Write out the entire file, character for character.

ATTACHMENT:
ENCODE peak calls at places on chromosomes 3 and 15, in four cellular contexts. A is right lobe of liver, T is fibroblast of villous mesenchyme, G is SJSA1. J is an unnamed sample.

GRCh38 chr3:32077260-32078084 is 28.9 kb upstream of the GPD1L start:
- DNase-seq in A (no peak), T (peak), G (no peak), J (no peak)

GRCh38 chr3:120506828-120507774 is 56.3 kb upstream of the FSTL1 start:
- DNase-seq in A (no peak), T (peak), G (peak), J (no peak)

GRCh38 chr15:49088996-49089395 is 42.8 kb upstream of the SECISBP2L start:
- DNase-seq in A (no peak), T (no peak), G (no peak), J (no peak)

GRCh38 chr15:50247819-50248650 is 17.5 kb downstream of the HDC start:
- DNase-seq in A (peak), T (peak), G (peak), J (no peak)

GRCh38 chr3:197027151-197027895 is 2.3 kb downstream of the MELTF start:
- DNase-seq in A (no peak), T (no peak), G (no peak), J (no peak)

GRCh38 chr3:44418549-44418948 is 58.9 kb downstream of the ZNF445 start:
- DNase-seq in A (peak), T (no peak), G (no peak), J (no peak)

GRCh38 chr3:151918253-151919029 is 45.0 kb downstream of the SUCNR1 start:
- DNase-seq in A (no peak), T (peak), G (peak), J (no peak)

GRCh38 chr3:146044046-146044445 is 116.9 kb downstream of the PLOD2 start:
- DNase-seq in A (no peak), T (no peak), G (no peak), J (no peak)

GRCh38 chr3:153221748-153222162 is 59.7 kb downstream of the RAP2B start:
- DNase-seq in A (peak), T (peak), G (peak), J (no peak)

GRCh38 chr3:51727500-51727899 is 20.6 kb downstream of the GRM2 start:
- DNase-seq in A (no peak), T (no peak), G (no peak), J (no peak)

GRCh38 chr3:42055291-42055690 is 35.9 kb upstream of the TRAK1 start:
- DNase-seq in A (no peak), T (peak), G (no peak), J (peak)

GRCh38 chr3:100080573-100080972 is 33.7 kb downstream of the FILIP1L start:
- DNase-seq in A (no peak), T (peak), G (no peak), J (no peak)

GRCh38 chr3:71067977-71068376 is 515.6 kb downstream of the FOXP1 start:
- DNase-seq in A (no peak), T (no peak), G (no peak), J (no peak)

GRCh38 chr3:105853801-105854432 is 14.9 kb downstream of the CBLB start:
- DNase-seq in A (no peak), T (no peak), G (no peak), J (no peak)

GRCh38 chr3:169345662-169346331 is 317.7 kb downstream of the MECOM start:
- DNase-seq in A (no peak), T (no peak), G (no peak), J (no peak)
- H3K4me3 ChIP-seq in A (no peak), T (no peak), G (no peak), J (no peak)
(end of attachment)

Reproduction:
ENCODE peak calls at places on chromosomes 3 and 15, in four cellular contexts. A is right lobe of liver, T is fibroblast of villous mesenchyme, G is SJSA1. J is an unnamed sample.

GRCh38 chr3:32077260-32078084 is 28.9 kb upstream of the GPD1L start:
- DNase-seq in A (no peak), T (peak), G (no peak), J (no peak)

GRCh38 chr3:120506828-120507774 is 56.3 kb upstream of the FSTL1 start:
- DNase-seq in A (no peak), T (peak), G (peak), J (no peak)

GRCh38 chr15:49088996-49089395 is 42.8 kb upstream of the SECISBP2L start:
- DNase-seq in A (no peak), T (no peak), G (no peak), J (no peak)

GRCh38 chr15:50247819-50248650 is 17.5 kb downstream of the HDC start:
- DNase-seq in A (peak), T (peak), G (peak), J (no peak)

GRCh38 chr3:197027151-197027895 is 2.3 kb downstream of the MELTF start:
- DNase-seq in A (no peak), T (no peak), G (no peak), J (no peak)

GRCh38 chr3:44418549-44418948 is 58.9 kb downstream of the ZNF445 start:
- DNase-seq in A (peak), T (no peak), G (no peak), J (no peak)

GRCh38 chr3:151918253-151919029 is 45.0 kb downstream of the SUCNR1 start:
- DNase-seq in A (no peak), T (peak), G (peak), J (no peak)

GRCh38 chr3:146044046-146044445 is 116.9 kb downstream of the PLOD2 start:
- DNase-seq in A (no peak), T (no peak), G (no peak), J (no peak)

GRCh38 chr3:153221748-153222162 is 59.7 kb downstream of the RAP2B start:
- DNase-seq in A (peak), T (peak), G (peak), J (no peak)

GRCh38 chr3:51727500-51727899 is 20.6 kb downstream of the GRM2 start:
- DNase-seq in A (no peak), T (no peak), G (no peak), J (no peak)

GRCh38 chr3:42055291-42055690 is 35.9 kb upstream of the TRAK1 start:
- DNase-seq in A (no peak), T (peak), G (no peak), J (peak)

GRCh38 chr3:100080573-100080972 is 33.7 kb downstream of the FILIP1L start:
- DNase-seq in A (no peak), T (peak), G (no peak), J (no peak)

GRCh38 chr3:71067977-71068376 is 515.6 kb downstream of the FOXP1 start:
- DNase-seq in A (no peak), T (no peak), G (no peak), J (no peak)

GRCh38 chr3:105853801-105854432 is 14.9 kb downstream of the CBLB start:
- DNase-seq in A (no peak), T (no peak), G (no peak), J (no peak)

GRCh38 chr3:169345662-169346331 is 317.7 kb downstream of the MECOM start:
- DNase-seq in A (no peak), T (no peak), G (no peak), J (no peak)
- H3K4me3 ChIP-seq in A (no peak), T (no peak), G (no peak), J (no peak)